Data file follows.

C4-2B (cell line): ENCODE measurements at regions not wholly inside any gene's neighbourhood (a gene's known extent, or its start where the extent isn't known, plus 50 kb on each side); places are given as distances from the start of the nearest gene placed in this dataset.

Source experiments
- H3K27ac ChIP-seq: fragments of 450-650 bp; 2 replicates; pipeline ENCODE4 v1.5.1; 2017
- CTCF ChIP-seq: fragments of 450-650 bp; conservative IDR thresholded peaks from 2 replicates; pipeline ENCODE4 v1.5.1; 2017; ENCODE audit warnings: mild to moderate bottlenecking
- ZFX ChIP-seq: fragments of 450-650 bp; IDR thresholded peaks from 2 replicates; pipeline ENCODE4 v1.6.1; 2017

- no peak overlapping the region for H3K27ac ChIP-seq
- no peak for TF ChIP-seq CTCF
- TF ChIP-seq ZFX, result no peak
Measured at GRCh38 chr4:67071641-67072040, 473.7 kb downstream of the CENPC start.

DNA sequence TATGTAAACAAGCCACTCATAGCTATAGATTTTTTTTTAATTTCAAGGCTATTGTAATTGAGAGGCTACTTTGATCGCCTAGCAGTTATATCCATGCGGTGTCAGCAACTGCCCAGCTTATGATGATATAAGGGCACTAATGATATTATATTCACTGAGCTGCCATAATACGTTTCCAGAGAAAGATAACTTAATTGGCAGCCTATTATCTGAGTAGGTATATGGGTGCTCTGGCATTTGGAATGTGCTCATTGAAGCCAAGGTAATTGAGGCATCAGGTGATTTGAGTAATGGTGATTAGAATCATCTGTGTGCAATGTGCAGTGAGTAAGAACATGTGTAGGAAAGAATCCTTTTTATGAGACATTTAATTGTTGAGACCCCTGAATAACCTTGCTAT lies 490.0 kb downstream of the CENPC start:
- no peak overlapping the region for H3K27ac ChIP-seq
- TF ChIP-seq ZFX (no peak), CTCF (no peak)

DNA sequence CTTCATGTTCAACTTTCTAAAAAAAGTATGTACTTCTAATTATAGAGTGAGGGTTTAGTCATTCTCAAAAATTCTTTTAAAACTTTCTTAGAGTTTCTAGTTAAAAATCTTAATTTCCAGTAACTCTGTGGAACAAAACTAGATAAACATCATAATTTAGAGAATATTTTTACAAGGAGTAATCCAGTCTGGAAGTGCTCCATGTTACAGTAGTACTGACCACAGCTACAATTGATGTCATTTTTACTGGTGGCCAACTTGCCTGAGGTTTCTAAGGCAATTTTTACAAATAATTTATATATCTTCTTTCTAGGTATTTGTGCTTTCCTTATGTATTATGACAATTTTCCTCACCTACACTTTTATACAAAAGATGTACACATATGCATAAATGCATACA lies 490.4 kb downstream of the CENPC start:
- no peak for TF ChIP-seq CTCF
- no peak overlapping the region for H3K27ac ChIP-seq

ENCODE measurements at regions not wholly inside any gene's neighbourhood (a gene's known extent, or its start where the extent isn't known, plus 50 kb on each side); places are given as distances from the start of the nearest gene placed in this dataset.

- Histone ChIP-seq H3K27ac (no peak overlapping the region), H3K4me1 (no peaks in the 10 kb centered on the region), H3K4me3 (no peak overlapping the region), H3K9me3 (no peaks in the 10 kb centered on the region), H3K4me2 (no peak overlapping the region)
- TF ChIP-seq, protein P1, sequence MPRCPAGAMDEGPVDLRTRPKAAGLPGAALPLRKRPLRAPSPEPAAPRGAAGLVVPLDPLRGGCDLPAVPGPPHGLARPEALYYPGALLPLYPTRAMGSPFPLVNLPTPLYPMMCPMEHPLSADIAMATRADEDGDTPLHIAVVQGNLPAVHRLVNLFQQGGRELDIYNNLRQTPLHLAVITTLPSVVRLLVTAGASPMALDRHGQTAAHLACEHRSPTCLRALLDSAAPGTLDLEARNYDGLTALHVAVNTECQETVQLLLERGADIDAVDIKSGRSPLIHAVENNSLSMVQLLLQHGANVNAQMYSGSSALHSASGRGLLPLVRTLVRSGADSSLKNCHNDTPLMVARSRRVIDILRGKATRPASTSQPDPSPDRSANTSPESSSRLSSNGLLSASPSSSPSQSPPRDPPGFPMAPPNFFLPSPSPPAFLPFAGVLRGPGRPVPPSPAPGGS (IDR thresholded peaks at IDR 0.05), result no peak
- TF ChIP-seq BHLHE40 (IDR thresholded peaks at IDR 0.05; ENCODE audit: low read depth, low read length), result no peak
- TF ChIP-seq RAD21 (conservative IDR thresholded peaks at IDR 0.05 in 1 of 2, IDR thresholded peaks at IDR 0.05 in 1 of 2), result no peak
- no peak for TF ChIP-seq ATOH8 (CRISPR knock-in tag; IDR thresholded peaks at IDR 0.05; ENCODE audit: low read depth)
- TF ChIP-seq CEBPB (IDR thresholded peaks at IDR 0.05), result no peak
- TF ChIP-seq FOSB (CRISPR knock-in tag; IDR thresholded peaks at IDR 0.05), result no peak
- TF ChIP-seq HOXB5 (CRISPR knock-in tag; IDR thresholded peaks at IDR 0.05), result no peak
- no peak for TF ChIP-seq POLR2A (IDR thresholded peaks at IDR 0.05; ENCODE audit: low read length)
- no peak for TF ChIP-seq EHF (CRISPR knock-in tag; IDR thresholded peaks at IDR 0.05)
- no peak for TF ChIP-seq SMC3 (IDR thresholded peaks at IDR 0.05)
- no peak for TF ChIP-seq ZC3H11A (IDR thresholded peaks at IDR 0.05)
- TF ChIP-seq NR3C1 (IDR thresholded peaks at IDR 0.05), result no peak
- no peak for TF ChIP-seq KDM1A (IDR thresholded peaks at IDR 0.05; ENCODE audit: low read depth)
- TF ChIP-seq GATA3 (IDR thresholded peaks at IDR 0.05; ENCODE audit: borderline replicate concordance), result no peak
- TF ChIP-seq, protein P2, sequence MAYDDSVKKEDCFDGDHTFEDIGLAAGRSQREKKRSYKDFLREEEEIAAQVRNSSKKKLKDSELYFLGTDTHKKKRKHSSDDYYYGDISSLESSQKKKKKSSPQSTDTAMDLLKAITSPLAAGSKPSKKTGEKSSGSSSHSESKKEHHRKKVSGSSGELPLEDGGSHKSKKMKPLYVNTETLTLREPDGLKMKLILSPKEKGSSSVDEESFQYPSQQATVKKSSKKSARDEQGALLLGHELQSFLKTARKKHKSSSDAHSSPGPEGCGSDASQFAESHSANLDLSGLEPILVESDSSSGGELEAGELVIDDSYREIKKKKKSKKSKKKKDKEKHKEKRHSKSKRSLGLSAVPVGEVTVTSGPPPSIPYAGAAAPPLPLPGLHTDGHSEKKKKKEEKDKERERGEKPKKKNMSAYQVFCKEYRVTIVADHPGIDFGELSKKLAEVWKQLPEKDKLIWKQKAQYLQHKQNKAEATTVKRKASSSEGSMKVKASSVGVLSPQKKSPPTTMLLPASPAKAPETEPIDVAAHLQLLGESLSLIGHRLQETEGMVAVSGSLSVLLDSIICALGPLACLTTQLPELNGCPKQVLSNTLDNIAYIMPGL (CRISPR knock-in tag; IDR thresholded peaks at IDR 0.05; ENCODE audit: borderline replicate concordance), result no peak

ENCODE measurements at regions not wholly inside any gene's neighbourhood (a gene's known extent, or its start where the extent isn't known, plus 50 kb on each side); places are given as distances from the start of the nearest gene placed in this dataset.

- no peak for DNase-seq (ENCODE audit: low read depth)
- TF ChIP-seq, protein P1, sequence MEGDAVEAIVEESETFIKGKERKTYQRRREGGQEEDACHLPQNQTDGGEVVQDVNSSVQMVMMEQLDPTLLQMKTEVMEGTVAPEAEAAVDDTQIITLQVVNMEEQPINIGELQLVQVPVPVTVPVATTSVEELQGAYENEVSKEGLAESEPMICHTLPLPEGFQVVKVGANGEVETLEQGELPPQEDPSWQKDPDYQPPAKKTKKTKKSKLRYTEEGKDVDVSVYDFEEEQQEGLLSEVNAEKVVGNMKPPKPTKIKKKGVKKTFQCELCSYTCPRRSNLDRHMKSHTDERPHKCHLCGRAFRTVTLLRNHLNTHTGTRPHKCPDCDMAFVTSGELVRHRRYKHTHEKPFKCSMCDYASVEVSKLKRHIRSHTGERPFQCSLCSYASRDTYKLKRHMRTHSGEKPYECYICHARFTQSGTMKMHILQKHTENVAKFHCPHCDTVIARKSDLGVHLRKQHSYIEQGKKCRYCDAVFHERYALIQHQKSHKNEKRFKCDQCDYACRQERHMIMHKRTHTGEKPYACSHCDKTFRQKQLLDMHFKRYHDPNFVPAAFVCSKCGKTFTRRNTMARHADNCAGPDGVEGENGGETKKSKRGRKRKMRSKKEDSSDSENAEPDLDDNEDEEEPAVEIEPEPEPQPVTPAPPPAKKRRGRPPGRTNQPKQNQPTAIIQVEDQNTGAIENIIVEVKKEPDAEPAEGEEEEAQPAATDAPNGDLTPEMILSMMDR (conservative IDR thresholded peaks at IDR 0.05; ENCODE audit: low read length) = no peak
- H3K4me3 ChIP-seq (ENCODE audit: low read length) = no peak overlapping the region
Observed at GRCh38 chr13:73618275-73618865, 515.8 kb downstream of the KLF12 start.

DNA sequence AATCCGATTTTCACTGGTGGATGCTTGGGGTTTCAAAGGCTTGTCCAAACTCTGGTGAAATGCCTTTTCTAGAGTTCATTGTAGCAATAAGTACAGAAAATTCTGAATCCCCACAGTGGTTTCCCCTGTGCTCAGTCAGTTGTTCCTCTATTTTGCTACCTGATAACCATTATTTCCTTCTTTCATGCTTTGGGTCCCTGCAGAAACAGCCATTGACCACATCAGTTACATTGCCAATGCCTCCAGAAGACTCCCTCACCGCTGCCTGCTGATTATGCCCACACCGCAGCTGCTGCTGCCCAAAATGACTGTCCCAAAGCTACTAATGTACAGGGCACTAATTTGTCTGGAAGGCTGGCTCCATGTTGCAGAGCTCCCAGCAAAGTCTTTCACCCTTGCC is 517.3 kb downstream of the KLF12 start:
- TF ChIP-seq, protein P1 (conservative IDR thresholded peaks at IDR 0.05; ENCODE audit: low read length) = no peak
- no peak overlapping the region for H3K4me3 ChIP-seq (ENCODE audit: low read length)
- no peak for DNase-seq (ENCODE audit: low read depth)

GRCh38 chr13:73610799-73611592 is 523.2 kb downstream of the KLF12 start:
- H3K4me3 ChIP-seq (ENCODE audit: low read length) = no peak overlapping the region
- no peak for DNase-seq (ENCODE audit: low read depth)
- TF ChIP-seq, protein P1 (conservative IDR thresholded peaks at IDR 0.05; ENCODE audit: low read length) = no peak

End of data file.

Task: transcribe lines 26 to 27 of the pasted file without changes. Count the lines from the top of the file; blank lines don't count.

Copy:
- no peak for TF ChIP-seq EHF (CRISPR knock-in tag; IDR thresholded peaks at IDR 0.05)
- no peak for TF ChIP-seq SMC3 (IDR thresholded peaks at IDR 0.05)